FAYETTEVILLE, Ark. (Reuters) - Walmart Inc Chief Executive Doug McMillon said on Friday the retailer was concerned that fresh produce prices would rise if tariffs are placed on imports from Mexico.
“We are concerned about that category ... We don’t want prices going up on those fresh items for customers and we will resist it as long as we can but we can’t tell when those prices have to go up,” McMillon told reporters at Walmart’s shareholders’ meeting.
“If the customer is focussed on avocado prices, we will hold those prices for as long as we can and focus elsewhere.”
U.S. President Donald Trump has threatened to impose levies starting at 5% on June 10 if the Mexican government does not agree to do more to tackle an increase in mostly Central American migrants crossing Mexico to enter the United States.
On Friday, Trump said there was a “good chance” the United States would be able to reach a deal with Mexico over migration, although his administration was still pushing ahead with a plan to slap import tariffs on its southern neighbour next week.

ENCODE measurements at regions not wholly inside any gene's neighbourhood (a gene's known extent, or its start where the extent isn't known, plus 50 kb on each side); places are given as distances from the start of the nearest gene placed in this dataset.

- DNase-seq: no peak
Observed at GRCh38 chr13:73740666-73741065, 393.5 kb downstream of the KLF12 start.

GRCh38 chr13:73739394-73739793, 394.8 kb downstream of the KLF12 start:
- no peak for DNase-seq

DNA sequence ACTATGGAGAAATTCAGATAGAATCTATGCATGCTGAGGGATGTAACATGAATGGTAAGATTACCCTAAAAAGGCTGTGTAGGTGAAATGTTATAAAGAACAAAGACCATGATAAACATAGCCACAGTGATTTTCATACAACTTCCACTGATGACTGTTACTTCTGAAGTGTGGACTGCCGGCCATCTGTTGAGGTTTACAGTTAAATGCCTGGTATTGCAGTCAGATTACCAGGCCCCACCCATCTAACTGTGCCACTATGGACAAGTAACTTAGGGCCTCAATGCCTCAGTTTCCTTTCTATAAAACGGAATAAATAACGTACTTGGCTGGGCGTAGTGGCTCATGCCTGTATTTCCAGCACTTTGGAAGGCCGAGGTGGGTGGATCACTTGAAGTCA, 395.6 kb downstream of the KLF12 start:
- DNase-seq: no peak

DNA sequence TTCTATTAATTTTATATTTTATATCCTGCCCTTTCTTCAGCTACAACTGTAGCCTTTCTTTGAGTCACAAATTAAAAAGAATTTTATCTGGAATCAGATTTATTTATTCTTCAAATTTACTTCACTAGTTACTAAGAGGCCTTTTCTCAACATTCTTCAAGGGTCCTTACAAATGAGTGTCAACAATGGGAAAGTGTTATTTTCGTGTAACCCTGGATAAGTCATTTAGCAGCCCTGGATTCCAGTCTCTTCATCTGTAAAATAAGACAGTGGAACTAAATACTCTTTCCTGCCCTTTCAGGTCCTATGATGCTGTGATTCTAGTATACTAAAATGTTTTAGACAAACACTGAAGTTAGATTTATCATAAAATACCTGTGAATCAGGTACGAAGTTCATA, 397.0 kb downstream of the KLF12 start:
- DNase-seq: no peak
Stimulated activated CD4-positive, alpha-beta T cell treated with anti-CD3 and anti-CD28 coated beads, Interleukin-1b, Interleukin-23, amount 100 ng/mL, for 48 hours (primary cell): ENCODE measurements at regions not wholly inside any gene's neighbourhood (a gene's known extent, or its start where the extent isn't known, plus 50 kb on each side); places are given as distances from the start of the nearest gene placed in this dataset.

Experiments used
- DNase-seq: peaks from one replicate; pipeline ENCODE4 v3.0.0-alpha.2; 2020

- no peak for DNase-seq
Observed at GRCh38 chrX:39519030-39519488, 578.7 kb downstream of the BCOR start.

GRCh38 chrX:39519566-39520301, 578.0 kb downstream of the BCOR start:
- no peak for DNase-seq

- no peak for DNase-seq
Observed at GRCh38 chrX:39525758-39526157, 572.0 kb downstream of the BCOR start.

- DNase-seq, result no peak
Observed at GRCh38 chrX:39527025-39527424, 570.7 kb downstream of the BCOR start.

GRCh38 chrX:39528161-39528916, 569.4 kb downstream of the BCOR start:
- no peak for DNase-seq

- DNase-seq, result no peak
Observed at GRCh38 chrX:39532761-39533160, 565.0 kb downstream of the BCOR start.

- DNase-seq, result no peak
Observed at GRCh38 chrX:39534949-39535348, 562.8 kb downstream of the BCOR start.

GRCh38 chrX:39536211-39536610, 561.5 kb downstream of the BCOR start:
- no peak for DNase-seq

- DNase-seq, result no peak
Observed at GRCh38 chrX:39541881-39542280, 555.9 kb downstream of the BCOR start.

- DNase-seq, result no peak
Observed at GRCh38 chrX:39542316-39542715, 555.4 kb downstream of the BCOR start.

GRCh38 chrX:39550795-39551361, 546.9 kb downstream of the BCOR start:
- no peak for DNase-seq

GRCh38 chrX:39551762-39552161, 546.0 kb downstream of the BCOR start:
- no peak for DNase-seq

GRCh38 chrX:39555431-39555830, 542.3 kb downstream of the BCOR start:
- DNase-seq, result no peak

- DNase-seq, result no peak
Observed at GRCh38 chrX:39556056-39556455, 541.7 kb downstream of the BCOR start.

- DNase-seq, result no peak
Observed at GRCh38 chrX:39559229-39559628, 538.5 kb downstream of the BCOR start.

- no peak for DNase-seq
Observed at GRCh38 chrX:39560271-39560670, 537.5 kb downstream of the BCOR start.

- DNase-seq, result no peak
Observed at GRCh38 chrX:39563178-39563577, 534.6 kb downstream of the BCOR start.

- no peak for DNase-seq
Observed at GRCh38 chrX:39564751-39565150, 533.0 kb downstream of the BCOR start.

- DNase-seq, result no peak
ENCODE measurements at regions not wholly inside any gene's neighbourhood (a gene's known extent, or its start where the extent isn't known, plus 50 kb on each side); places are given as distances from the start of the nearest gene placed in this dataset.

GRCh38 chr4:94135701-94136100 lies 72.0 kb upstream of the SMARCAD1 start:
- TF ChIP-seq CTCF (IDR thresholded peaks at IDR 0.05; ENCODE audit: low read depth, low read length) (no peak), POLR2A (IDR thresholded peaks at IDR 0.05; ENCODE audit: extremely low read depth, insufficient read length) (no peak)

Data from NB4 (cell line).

McMillon comments come as retailers are preparing for an increase in prices after the Trump tariffs on imports from China.
Walmart will change sourcing bases on products when possible, he said.
“Where we can change sourcing, whether it’s Mexico, it’s China, we will but where we can’t we just have to deal with it and find places where we can cut costs in the near term,” he said.
McMillon did not give details on how much Walmart procures from China or Mexico.
On Thursday, Walmart U.S. Chief Executive Greg Foran told Reuters the impact from tariffs on imports from Mexico will be “significant” for Walmart. He declined to share additional details.
Walmart also said it hopes the United States and China find a way to work together. It is in the best U.S. interest to do so because China offers a “tremendous business opportunity,” McMillon said.
Last month the retailer said prices would rise for shoppers due to tariffs on Chinese imports.
“Trade overall has been good for Americans, good for consumers ... and I realize it gets criticized at times,” said McMillon, urging a focus on how trade helps a broad number of people in the country and “not just those it harms.”
Walmart has spent time talking to both governments and is trying to encourage things to work out “in ways we can but we don’t control that,” he added.
The retailer also said it has so far seen no impact from trade wars on businesses in China and Mexico. Mexico is Walmart’s largest international market in terms of stores and revenue outside the United States.
Reporting by Nandita Bose in Fayetteville, Arkansas; editing by Phil Berlowitz and Tom Brown